Rocky River Crossing

One of the hardest 4×4 routes to tackle are river crossings, especially when you are traversing along a rocky river bed with loose boulders beneath your wheels. You cannot see the rocks below the surface of the water and neither can your spotter, so in many cases you travel blind over rocks and accidentally moving the rocks from beneath your tyres while negotiating this type of terrain can result in you dropping onto your chassis in the blink of an eye. If you have a winch attached to your bumper this is a help but invariably creates additional problems if you are rock bound on your chassis.

MaxTrax are an option but they are not really designed specifically for this application so you may have to throw them away after using them if the going gets really rough and tough.

One of the best recovery tools you can use in this instance is the high lift jack but be prepared to get wet and weary as you hunt around in the river bed looking for suitable rocks to place under your wheels to gain traction once your vehicle has been jacked up. The other potential problem with using a high lift jack on a rocky river bed is that you can rarely ensure that the jack base is located in a secure stable position even when using a add on base plate so utmost care must be taken to avoid injury should the jack slip out from underneath your vehicle.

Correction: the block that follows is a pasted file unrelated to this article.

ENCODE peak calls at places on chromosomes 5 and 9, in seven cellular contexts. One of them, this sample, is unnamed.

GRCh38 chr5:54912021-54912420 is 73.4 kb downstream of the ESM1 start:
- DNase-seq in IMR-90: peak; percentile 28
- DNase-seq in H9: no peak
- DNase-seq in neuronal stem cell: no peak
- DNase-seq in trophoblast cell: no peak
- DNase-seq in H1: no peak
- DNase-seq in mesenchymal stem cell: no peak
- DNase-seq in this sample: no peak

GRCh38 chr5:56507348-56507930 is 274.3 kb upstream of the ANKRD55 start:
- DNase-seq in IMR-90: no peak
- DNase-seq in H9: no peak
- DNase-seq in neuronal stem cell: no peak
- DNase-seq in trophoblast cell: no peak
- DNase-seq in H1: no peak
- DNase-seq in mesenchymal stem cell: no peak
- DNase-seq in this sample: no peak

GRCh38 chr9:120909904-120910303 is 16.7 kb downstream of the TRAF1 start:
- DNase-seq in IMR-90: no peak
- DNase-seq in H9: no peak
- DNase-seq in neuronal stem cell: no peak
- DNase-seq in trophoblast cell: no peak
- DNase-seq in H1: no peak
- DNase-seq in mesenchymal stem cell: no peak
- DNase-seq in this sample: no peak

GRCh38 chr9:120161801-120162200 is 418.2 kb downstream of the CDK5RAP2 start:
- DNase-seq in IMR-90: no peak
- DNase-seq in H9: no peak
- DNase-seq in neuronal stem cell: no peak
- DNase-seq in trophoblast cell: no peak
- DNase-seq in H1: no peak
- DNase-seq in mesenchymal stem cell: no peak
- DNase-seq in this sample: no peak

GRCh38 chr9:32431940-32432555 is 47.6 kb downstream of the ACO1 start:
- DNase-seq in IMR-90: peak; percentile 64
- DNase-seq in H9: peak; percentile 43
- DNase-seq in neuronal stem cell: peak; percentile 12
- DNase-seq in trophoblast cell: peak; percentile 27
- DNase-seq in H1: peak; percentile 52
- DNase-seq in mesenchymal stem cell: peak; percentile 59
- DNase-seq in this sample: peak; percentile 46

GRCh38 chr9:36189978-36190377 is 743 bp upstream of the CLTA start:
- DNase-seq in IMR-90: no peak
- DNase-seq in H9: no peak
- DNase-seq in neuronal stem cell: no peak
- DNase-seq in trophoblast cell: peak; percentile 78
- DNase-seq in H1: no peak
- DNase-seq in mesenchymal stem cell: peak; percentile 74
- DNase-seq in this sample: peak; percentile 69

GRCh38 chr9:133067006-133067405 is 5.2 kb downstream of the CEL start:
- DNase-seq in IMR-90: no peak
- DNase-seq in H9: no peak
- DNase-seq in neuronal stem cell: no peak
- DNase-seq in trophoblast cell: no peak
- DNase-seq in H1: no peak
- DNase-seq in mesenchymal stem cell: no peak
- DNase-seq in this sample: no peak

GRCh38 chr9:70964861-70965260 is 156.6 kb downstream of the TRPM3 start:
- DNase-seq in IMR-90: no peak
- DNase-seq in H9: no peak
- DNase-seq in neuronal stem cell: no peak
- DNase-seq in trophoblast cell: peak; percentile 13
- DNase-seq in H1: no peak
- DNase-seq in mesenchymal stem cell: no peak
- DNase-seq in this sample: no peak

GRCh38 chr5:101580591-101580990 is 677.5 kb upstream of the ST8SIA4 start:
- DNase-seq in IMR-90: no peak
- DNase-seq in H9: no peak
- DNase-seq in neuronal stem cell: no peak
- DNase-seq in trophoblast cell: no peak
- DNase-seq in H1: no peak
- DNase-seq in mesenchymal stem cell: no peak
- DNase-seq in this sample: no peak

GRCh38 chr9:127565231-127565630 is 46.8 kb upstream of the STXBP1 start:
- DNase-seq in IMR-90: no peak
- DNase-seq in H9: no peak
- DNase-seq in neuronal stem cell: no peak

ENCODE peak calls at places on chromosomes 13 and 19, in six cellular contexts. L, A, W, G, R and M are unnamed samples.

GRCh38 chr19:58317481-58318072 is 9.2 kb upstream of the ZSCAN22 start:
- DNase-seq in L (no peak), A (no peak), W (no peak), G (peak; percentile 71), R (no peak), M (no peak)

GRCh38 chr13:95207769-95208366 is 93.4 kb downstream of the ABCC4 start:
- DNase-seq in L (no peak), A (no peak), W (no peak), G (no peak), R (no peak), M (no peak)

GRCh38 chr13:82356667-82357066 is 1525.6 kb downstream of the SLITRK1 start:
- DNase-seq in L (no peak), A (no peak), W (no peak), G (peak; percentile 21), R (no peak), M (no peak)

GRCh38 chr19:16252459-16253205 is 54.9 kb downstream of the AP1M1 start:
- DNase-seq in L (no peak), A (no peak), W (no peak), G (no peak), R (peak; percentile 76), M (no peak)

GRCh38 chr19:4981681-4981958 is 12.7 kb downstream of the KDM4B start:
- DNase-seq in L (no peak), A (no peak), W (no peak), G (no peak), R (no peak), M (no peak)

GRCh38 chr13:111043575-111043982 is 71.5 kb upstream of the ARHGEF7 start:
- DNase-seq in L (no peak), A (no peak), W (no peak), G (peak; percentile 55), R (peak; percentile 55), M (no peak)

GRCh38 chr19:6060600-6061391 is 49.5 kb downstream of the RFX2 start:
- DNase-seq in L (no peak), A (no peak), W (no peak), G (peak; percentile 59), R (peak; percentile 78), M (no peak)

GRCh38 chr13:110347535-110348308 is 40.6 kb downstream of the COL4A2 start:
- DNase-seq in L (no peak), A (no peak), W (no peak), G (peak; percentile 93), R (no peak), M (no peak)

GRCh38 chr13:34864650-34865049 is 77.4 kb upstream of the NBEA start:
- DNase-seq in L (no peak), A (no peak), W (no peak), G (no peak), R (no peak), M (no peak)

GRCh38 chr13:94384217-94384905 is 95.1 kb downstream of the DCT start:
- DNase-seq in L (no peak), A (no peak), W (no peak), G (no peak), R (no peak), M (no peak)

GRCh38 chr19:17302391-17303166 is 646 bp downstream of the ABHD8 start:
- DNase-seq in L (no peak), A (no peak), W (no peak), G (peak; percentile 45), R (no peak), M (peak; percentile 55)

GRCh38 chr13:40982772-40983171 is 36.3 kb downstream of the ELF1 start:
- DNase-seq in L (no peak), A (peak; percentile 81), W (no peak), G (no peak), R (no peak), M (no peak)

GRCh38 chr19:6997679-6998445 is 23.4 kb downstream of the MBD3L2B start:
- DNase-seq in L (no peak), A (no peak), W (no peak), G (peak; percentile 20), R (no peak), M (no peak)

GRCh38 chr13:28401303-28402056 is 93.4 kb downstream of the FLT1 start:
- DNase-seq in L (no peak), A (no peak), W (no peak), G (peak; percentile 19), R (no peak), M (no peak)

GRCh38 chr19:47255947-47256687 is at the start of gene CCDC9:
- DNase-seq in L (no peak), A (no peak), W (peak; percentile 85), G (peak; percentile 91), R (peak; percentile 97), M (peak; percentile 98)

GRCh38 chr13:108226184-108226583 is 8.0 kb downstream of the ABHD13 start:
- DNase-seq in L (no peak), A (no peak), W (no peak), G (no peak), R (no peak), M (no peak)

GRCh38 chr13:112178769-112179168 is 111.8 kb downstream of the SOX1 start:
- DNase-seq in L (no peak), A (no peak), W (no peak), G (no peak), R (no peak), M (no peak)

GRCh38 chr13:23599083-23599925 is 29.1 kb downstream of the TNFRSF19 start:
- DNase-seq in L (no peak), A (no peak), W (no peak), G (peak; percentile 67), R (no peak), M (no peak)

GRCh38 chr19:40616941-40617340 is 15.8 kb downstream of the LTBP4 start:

One extremely important thing to remember is if your vehicle stalls while performing a river crossing NEVER just start your vehicle again, especially if you have travelled through water or are in water that is above the level of your your exhaust. If unsure get someone to tow you out, rather be safe than sorry.Even if your vehicle does not stall while performing a river crossing, be careful as if you should suddenly make any changes in the engine speed (while shifting gear or slowing down), water can get sucked into the engine as a result of the back pressure created in the exhaust pipe due to the sudden change in engine speed.

So when you attempt water crossings, always try to shift to a lower gear so that the engine revs will be higher as this will produce more exhaust outlet pressure and lessen the chance of water entering the exhaust pipe and getting into your engine. Always maintain a good engine speed, and never change gears or apply your clutch until you clear the water unless you are absolutely sure of the water level under your vehicle.

Whenever embarking on a tricky river crossing, always make sure you have ample daylight hours ahead of you as estimating the time a rocky river crossing will take is pretty much impossible.  We underestimated “bigtime” when doing the river crossing below…..



Leave a Reply